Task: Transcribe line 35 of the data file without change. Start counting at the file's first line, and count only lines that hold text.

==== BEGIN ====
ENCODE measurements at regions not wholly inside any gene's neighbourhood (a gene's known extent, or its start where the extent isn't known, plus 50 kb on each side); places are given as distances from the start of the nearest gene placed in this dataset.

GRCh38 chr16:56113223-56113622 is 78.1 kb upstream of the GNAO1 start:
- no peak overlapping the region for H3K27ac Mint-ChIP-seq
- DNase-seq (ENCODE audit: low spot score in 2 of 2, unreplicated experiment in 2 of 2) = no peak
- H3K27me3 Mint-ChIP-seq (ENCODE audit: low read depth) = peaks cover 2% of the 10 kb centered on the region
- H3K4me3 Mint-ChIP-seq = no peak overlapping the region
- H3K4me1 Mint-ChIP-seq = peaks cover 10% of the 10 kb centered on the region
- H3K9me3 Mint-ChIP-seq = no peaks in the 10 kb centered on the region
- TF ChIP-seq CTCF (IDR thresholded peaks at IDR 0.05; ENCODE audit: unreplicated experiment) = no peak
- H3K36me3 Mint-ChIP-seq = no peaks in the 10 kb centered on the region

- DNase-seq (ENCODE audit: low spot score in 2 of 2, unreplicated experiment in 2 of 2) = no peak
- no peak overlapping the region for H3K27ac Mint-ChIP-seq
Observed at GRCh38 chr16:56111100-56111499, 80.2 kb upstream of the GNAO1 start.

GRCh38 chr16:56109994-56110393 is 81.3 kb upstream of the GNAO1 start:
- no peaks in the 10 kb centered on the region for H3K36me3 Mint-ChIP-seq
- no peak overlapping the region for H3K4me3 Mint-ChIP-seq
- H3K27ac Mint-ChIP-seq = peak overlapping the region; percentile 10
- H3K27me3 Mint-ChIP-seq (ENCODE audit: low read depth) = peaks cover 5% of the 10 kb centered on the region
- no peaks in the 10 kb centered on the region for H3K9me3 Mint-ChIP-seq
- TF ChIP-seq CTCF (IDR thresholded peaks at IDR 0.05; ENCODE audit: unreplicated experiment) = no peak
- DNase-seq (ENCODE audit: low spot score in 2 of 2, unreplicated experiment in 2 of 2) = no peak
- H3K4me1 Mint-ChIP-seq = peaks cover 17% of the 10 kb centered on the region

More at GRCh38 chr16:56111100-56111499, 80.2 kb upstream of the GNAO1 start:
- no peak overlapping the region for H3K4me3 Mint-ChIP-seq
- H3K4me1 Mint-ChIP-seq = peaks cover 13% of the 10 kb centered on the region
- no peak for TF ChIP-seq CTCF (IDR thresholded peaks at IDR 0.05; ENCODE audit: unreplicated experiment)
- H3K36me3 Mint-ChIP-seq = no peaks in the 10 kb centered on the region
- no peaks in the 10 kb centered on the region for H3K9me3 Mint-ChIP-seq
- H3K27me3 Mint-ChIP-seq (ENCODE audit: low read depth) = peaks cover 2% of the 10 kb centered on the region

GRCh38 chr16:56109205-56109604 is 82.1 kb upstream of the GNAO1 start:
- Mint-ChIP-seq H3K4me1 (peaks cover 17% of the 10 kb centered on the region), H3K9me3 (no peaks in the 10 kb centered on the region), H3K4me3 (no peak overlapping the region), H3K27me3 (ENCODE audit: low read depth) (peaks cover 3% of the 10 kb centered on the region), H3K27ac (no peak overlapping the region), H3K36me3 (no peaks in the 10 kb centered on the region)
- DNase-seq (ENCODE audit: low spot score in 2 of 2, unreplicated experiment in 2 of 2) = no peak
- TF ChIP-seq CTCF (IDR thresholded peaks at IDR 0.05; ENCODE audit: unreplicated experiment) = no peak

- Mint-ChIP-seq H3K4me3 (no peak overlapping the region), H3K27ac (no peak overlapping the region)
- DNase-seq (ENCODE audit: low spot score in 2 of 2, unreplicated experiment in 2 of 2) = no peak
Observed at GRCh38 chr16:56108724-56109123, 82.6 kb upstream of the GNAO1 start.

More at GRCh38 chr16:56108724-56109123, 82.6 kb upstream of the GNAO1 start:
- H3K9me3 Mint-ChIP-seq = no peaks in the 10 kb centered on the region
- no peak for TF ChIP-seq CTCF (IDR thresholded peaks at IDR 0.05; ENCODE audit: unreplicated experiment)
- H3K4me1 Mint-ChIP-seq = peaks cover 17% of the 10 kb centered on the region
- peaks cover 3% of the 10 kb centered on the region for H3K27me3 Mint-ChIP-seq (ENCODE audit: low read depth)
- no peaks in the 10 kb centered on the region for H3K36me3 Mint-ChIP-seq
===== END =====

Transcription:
- DNase-seq (ENCODE audit: low spot score in 2 of 2, unreplicated experiment in 2 of 2) = no peak